According to Rep. Jamaal Bowman (D-NY), more police in schools hurt non-white students. Bowman blamed racism for his stance, but statistically there’s nothing to back it up.
Bowman argued on MSNBC Prime that “when there are more police in schools, because of the explicit and implicit racism that still exists within law enforcement that we don’t deal with consistently, black and brown kids are going to continue to suffer and we’re going to continue to support the school-to-prison pipeline.”
It couldn’t be because of the students’ actions, right? It’s the fault of the police when they react to a situation. No school policy, police department policy, state or federal law includes racism as a driving factor for arrests or law enforcement interaction.
Placing more law enforcement officers in school will make schools safer. Even if Bowman is correct, and he’s not, more law enforcement wouldn’t create more negative police interactions with police. The number of interactions would stay the same but it would allow more oversight on individual situations when law enforcement engagements occur.
Bowman isn’t incorrect in saying that there are isolated instances of racial bias in police officers. Every now and then it wouldn’t be a stretch of the imagination for a bad police officer to get hired as a school police officer and target a specific demographic of students. What’s important is that the statistical likelihood of that happening is extremely low.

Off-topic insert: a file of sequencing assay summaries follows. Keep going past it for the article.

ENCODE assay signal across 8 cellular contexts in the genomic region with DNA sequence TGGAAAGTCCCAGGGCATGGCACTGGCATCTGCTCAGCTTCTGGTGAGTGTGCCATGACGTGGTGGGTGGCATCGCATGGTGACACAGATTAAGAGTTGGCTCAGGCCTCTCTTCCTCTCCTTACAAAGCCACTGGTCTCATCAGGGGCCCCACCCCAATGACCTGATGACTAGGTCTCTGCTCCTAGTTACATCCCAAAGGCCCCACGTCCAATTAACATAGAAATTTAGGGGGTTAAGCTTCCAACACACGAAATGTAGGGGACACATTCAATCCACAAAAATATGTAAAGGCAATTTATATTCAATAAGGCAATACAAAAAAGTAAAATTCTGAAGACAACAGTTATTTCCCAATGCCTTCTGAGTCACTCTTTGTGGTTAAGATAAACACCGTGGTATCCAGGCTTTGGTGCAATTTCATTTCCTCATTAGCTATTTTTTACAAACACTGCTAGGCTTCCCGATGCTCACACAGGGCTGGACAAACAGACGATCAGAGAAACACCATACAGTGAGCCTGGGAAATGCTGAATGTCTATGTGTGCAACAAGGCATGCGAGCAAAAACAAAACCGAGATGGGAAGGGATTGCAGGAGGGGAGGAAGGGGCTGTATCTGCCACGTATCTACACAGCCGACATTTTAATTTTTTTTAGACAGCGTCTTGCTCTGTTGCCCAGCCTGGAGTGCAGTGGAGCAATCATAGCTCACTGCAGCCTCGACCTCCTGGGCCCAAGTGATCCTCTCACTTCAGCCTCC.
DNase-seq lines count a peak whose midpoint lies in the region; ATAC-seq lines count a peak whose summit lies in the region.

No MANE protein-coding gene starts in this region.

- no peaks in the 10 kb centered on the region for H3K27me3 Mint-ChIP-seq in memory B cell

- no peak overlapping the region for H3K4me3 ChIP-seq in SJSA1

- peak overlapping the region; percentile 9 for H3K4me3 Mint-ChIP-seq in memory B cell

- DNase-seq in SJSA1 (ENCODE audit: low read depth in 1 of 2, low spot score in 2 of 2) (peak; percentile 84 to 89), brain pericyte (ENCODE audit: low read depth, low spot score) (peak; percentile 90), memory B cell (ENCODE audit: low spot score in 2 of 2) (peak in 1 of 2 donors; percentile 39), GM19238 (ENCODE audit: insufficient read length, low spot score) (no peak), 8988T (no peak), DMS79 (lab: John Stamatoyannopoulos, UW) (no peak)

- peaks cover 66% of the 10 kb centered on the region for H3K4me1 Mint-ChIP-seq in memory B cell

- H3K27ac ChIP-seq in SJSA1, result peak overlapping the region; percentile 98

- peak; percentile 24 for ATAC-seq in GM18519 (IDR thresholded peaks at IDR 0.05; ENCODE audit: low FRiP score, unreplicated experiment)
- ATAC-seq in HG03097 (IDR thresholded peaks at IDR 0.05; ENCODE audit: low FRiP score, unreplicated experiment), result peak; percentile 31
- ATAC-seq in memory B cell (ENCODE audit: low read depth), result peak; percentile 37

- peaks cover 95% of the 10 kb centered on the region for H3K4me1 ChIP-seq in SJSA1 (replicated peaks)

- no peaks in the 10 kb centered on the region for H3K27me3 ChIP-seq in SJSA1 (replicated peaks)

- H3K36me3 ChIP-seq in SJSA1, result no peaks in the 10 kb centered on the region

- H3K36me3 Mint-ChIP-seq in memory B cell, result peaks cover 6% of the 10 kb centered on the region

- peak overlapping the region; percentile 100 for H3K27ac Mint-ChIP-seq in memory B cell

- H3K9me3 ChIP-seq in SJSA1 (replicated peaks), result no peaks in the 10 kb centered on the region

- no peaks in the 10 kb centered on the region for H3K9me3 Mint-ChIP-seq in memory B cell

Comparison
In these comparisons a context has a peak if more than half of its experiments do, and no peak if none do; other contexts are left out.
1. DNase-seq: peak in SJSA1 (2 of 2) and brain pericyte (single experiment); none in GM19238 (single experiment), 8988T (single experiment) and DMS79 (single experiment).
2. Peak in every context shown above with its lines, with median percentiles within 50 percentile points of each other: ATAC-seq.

Bowman then said, “I can talk about when I was a dean of students before becoming a principal, and the police consistently targeted my students because of their ‘misbehavior.’ But they target them aggressively, more aggressively because they were black or brown.”
That’s a large claim, but it’s likely false. Bowman was dean of a school in the Bronx which is a very diverse place. World Population Review reported that the Bronx is 45.8% white, 43% black, 4% Asian, 3% are Native Americans and 3% are mixed race. They also reported that “54% of the population is of Hispanic or Latino origin.”
With the majority of the Bronx being non-white, there’s a greater possibility that police were dealing with normal issues with students but dealt with more non-white students because of the demographic rather than any racist intent.
Bowman said that instead of more police, we should place a “ban on assault rifles, more mental health support for kids, and more support for teachers overall, and preparedness in terms of recognizing the red flags that are happening in our schools.”
There’s a big problem here: criminals aren’t going to give up their guns.